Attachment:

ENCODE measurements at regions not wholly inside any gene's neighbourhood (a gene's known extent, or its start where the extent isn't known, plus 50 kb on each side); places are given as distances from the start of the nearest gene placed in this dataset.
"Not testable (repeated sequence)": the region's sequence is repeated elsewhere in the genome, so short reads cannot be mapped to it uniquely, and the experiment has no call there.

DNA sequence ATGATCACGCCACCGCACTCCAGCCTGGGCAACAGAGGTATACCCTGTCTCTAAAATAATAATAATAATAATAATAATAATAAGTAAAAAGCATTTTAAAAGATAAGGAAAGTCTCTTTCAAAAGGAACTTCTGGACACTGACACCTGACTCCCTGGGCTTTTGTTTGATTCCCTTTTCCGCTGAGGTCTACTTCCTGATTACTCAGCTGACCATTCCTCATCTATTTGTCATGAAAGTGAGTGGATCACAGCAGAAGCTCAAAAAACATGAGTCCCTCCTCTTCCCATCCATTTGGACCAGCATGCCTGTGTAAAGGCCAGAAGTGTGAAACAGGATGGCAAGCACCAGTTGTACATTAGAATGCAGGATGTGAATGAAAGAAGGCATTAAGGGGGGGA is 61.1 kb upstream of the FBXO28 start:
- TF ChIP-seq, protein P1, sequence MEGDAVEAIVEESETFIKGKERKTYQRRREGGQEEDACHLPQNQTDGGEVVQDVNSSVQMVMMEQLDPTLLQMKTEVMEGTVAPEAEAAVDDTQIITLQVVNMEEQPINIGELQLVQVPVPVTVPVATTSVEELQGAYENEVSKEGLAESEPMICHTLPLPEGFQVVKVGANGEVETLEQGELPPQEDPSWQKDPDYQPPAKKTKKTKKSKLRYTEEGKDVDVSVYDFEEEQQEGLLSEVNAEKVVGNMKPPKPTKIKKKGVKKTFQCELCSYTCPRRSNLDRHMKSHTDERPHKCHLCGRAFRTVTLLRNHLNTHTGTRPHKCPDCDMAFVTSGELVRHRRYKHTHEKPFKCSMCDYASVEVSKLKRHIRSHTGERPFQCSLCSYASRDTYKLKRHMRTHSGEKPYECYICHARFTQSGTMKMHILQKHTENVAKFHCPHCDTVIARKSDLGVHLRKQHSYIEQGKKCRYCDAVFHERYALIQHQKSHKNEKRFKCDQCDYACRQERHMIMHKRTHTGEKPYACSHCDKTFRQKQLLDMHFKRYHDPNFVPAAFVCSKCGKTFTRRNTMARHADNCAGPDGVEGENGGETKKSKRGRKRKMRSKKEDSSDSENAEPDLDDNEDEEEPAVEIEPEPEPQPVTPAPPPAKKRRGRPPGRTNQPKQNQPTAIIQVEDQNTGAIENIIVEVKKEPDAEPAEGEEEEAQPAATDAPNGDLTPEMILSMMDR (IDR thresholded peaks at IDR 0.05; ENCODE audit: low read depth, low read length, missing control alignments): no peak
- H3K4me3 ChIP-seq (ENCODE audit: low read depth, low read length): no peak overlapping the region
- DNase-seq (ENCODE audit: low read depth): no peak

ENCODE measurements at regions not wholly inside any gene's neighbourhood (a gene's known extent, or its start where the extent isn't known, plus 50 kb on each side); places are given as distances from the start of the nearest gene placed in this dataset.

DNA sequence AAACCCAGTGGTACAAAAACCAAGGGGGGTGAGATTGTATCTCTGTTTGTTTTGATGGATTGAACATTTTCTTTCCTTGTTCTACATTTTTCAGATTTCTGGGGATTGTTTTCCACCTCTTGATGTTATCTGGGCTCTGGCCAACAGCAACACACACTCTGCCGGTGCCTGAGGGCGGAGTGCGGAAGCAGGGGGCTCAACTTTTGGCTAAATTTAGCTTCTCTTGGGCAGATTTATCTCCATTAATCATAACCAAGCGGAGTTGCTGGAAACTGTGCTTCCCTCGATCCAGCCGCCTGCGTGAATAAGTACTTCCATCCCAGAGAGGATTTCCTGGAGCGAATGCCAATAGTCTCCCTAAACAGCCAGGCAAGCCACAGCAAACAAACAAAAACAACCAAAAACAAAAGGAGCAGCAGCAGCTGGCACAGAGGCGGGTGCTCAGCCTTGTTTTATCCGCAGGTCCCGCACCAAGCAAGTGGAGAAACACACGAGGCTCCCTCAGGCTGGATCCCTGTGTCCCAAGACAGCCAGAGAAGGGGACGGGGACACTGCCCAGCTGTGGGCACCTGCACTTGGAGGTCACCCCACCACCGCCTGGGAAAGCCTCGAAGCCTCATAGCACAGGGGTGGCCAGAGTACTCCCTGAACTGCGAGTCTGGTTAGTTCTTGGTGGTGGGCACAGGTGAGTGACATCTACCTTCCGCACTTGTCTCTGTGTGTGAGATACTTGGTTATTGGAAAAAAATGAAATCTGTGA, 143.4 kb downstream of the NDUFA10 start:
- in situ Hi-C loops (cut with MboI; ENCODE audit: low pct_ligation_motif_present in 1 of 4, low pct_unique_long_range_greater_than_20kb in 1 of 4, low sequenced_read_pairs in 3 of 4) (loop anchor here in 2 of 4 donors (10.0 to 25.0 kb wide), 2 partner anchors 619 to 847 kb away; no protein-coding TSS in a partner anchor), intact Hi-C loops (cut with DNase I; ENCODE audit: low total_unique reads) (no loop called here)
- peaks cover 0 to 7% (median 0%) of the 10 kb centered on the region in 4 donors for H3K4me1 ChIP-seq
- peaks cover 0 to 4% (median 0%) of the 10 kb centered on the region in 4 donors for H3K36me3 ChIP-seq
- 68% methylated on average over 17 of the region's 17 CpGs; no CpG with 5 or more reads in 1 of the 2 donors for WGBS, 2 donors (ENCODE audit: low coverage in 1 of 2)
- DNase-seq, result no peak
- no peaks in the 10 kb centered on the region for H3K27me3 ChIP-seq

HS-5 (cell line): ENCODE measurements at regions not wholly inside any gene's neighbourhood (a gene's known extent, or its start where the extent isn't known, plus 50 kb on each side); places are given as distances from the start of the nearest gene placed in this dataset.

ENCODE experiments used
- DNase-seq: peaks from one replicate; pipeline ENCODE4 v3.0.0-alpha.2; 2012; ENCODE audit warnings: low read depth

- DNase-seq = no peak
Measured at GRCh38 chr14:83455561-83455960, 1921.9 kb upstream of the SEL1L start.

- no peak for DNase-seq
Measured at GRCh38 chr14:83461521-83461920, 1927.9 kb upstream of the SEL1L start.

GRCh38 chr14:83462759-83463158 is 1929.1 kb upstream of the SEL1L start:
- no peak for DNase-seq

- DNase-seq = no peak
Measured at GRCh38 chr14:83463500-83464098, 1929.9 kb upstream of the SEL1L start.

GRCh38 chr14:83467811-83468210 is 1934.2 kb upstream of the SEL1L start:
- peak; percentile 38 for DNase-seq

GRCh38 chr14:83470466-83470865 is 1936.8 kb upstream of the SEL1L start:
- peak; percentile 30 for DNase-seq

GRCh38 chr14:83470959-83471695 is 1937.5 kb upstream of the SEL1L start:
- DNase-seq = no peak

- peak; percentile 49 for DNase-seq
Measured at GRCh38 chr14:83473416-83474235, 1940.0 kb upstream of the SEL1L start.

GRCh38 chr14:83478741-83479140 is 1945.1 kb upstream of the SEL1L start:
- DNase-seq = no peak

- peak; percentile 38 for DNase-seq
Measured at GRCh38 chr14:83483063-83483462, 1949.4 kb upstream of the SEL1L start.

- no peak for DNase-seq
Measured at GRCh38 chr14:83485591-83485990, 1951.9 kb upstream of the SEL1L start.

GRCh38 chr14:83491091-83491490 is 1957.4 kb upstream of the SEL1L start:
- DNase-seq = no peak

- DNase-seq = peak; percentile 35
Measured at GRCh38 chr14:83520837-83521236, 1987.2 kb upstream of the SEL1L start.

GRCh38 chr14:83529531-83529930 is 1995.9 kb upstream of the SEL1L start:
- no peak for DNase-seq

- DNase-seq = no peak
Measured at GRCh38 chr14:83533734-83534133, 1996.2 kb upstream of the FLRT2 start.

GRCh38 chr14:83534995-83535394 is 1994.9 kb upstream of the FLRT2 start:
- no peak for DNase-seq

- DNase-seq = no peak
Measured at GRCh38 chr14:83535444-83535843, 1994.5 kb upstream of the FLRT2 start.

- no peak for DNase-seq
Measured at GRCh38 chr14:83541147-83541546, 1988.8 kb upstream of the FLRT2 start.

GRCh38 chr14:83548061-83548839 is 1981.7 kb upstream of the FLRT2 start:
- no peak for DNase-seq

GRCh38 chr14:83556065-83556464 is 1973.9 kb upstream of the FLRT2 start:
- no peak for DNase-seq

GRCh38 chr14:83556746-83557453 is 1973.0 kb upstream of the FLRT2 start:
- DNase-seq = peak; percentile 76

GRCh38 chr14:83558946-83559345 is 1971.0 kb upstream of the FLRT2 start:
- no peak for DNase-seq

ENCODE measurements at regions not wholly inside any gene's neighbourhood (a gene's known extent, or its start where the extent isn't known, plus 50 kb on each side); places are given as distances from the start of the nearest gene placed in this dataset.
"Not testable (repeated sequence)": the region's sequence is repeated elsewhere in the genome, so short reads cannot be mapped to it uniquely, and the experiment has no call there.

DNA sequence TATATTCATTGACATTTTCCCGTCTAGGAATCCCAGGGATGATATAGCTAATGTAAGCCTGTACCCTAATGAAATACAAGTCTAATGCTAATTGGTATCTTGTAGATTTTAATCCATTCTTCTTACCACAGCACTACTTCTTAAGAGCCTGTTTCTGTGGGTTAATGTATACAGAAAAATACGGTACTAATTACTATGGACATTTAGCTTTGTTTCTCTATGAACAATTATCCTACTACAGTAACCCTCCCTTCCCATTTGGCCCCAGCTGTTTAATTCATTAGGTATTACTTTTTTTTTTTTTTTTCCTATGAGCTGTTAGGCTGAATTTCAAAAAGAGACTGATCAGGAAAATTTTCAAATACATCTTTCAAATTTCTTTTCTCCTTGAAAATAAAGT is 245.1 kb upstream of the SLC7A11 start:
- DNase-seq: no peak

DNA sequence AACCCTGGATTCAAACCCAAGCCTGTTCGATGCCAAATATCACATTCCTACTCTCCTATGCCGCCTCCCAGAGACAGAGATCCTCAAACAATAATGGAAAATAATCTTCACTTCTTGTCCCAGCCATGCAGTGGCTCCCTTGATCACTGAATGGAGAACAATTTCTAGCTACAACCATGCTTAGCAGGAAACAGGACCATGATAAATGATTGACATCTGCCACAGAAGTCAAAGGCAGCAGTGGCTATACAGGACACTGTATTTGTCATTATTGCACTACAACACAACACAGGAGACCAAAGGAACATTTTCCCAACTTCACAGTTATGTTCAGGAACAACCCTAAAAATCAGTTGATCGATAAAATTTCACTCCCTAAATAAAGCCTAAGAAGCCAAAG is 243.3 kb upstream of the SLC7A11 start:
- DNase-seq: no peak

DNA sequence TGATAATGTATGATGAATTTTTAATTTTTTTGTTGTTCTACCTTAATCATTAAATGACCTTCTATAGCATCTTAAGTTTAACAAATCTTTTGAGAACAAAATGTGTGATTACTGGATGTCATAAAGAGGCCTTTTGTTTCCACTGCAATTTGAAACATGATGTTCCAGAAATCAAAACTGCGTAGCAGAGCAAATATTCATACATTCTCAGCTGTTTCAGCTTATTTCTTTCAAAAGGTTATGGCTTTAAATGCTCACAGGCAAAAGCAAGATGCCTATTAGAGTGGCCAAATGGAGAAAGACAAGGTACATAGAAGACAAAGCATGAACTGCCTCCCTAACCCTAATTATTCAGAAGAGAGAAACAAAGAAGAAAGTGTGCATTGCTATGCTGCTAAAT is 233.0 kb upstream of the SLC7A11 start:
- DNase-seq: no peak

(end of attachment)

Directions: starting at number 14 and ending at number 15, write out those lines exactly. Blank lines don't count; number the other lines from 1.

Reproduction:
- no peaks in the 10 kb centered on the region for H3K27me3 ChIP-seq

HS-5 (cell line): ENCODE measurements at regions not wholly inside any gene's neighbourhood (a gene's known extent, or its start where the extent isn't known, plus 50 kb on each side); places are given as distances from the start of the nearest gene placed in this dataset.